Survey Data

Reg No


Categories of Special Interest

Architectural, Historical, Social

Previous Name

Buncrana Coastguard Station

Original Use

Coastguard station

In Use As



1865 - 1875


234399, 431443

Date Recorded


Date Updated



End-of-terrace former coastguard station, built 1870, comprising four terraced single-bay two-storey with attic level former coastguard houses to the north-east end, two-bay two-storey house to the south-west end of terrace, and with a single-bay three-storey observation tower (on square-plan) to the south-west elevation. Now in use as private houses with modern single-storey gable-fronted and flat-roofed additions to the north-west elevation of majority of buildings. Pitched natural slate roofs to the two houses to the north-east having red brick chimneystacks to the north-east end of each dwelling with cut stone coping and terracotta pots over; half-hipped natural slate roof to house adjoining tower; flat-roof to tower hidden behind raised rendered parapet with central loop hole opening to centre of each face (now blocked) having dressed cut stone surround. Gable-fronted dormer opening to the front pitch of roof to the dwelling to the north-east end of terrace having three-over-three pane timber sliding sash window. Remaining sections of case-iron rainwater goods. Roughcast rendered walls to dwellings having continuous dog-tooth brick sill course at first floor level, and with dressed stone block-and-start quoins with drafted margins to the corner at the north-east end; smooth rendered walls to tower with dressed stone block-and-start quoins with drafted margins to the corners, and with continuous sill course at second floor level having dog tooth brick detailing under. Projecting triangular-profile cut stone platform supported on stepped cut stone corbel to the centre of second floor of tower to the north-west and south-west elevations, overlooking Lough Swilly. Pointed shallow segmental-headed window openings at first floor level to single-bay houses, and to the ground and first floor to building adjoining tower, having dressed stone block-and-start surrounds with drafted margins, stone sills, and with some remaining six-over-six pane timber sliding sash windows and mainly replacement fittings. Triangular-headed window openings to tower at second storey level, originally doorways, having replacement fittings; square-headed window openings at first floor level having replacement fittings. Square-headed window and door openings to modern extensions having modern fittings. Set slightly back from road with rubble stone boundary wall to road-frontage to the north-west. Replacement gates. Located a short distance to the north-east of Buncrana Pier, close to the shores of Buncrana Bay, and to the south-west of the centre of Buncrana.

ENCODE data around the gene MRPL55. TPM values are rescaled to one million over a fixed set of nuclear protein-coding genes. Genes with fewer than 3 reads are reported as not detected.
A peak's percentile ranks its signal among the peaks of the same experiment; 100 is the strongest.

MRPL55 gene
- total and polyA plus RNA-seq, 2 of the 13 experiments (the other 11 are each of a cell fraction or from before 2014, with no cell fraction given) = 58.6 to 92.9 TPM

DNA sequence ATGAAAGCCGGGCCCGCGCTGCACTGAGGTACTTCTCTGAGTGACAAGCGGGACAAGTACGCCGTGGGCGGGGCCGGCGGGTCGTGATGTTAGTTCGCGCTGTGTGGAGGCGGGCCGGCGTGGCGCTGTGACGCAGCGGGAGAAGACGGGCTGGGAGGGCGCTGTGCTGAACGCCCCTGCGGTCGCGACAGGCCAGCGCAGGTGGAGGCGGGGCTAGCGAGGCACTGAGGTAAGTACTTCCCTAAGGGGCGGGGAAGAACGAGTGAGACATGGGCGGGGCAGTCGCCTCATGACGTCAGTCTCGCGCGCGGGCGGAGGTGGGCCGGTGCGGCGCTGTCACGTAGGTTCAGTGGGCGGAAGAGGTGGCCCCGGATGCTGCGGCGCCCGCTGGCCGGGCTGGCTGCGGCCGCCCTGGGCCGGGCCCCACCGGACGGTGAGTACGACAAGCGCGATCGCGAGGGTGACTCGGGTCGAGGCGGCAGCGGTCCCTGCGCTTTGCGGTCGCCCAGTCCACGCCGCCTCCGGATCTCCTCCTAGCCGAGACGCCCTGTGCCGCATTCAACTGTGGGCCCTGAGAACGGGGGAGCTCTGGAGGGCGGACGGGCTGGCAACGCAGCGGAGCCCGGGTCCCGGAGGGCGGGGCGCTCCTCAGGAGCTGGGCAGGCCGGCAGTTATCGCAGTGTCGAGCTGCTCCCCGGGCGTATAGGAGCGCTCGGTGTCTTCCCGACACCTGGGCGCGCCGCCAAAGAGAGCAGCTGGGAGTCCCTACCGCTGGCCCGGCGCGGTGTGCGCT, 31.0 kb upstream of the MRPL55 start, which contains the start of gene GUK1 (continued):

Although now altered and extended, this former coastguard station retains much of its early form and character. Despite the loss of original fabric to the majority of the openings, its overall architectural form is still discernable. The good quality dressed stone quoins and block-and-start surrounds to the openings are clearly the work of skilled masons, and help add a robust air of authority to this complex that is befitting of its original use. Of particular note is the three-storey tower to the south-west end overlooking Lough Swilly, which is a prominent local landmark. The top floor of this tower was originally in use as viewing platforms with commanding panoramic views over Lough Swilly. The two triangular-profile platforms supported on attractive cut stone corbels to the south-west and north-west were probably originally oriel windows providing viewing stations, which are a feature of many of the coastguard stations built to designs by Enoch Owen (see below). The four small terraced buildings to the north-east end were originally in use as coastguard men’s houses, the larger two-bay structure and possibly part of the tower was originally the chief coastguard master house\dwelling. It was originally built to designs by Enoch Trevor Owen (c. 1833 - 1881), an English architect working for the Board of Works in Ireland from c. 1860. Owen designed upwards of thirty coastguard stations in Ireland, as part of a national building programme, mainly during the 1860s and early 1870s, including nine in County Donegal. The builders of this complex at Buncrana were William Hutchinson and Robert Colqhoun. The Coastguard Service was established in Ireland (and Britain) in 1822, and its main purposes were controlling smuggling (the evasion of the payment of revenues) and in rescuing seafarers etc. Coastguard stations were built at intervals of ten to twenty miles all along the coastline. The coastguard service later passed into the control of the Admiralty in 1859 who initiated a large-scale programme of coastguard station-building in Ireland, and this building in Buncrana dates to this period of expansion. James Crook was the chief boatman here in 1881 and a George Pile was the chief boatman in 1894 (both Slater’s Directory). This building probably went out of use as a coastguard station shortly after Independence, which was the fate of many buildings of this type in Ireland. There were formerly a number of boathouses to the south of this complex adjacent to the mill river, now all demolished bar one small-scale structure. Although altered, this complex is an integral element of the built heritage and maritime history of Buncrana, and is an appealing feature along the coastline to the south-west of the town.